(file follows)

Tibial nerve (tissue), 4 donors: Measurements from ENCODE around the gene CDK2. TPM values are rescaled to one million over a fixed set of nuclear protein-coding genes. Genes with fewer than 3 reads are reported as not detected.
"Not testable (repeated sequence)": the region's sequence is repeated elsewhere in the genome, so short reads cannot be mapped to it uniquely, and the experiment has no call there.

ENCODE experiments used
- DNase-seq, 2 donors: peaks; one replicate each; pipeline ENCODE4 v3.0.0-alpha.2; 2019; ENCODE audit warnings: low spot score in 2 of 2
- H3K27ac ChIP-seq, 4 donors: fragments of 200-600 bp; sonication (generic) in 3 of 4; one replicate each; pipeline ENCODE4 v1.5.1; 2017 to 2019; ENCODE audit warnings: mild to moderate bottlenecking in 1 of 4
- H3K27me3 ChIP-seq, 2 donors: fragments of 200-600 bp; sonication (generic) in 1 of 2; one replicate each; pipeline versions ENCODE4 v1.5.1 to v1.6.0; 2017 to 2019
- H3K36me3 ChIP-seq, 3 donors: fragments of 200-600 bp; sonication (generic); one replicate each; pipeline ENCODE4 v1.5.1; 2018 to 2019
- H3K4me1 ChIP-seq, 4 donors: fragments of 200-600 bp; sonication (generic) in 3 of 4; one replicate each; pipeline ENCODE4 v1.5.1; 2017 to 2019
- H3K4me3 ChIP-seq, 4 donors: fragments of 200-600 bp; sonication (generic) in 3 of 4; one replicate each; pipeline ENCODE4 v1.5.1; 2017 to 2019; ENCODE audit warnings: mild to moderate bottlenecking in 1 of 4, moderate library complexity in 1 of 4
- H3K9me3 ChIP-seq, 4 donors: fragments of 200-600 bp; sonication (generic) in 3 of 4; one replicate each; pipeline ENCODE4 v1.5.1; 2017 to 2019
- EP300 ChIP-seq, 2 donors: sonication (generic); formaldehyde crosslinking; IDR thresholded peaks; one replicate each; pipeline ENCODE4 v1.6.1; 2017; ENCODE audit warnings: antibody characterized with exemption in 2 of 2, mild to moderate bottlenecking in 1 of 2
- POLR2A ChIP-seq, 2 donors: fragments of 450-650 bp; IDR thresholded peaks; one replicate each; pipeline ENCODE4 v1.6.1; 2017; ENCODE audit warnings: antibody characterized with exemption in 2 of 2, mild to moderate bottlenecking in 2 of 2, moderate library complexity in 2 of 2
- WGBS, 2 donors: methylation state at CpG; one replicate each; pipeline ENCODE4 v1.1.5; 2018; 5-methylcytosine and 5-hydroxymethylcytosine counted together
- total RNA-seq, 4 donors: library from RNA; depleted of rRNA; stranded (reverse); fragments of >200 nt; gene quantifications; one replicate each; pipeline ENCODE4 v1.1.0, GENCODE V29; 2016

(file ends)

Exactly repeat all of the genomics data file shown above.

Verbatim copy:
Tibial nerve (tissue), 4 donors: Measurements from ENCODE around the gene CDK2. TPM values are rescaled to one million over a fixed set of nuclear protein-coding genes. Genes with fewer than 3 reads are reported as not detected.
"Not testable (repeated sequence)": the region's sequence is repeated elsewhere in the genome, so short reads cannot be mapped to it uniquely, and the experiment has no call there.

ENCODE experiments used
- DNase-seq, 2 donors: peaks; one replicate each; pipeline ENCODE4 v3.0.0-alpha.2; 2019; ENCODE audit warnings: low spot score in 2 of 2
- H3K27ac ChIP-seq, 4 donors: fragments of 200-600 bp; sonication (generic) in 3 of 4; one replicate each; pipeline ENCODE4 v1.5.1; 2017 to 2019; ENCODE audit warnings: mild to moderate bottlenecking in 1 of 4
- H3K27me3 ChIP-seq, 2 donors: fragments of 200-600 bp; sonication (generic) in 1 of 2; one replicate each; pipeline versions ENCODE4 v1.5.1 to v1.6.0; 2017 to 2019
- H3K36me3 ChIP-seq, 3 donors: fragments of 200-600 bp; sonication (generic); one replicate each; pipeline ENCODE4 v1.5.1; 2018 to 2019
- H3K4me1 ChIP-seq, 4 donors: fragments of 200-600 bp; sonication (generic) in 3 of 4; one replicate each; pipeline ENCODE4 v1.5.1; 2017 to 2019
- H3K4me3 ChIP-seq, 4 donors: fragments of 200-600 bp; sonication (generic) in 3 of 4; one replicate each; pipeline ENCODE4 v1.5.1; 2017 to 2019; ENCODE audit warnings: mild to moderate bottlenecking in 1 of 4, moderate library complexity in 1 of 4
- H3K9me3 ChIP-seq, 4 donors: fragments of 200-600 bp; sonication (generic) in 3 of 4; one replicate each; pipeline ENCODE4 v1.5.1; 2017 to 2019
- EP300 ChIP-seq, 2 donors: sonication (generic); formaldehyde crosslinking; IDR thresholded peaks; one replicate each; pipeline ENCODE4 v1.6.1; 2017; ENCODE audit warnings: antibody characterized with exemption in 2 of 2, mild to moderate bottlenecking in 1 of 2
- POLR2A ChIP-seq, 2 donors: fragments of 450-650 bp; IDR thresholded peaks; one replicate each; pipeline ENCODE4 v1.6.1; 2017; ENCODE audit warnings: antibody characterized with exemption in 2 of 2, mild to moderate bottlenecking in 2 of 2, moderate library complexity in 2 of 2
- WGBS, 2 donors: methylation state at CpG; one replicate each; pipeline ENCODE4 v1.1.5; 2018; 5-methylcytosine and 5-hydroxymethylcytosine counted together
- total RNA-seq, 4 donors: library from RNA; depleted of rRNA; stranded (reverse); fragments of >200 nt; gene quantifications; one replicate each; pipeline ENCODE4 v1.1.0, GENCODE V29; 2016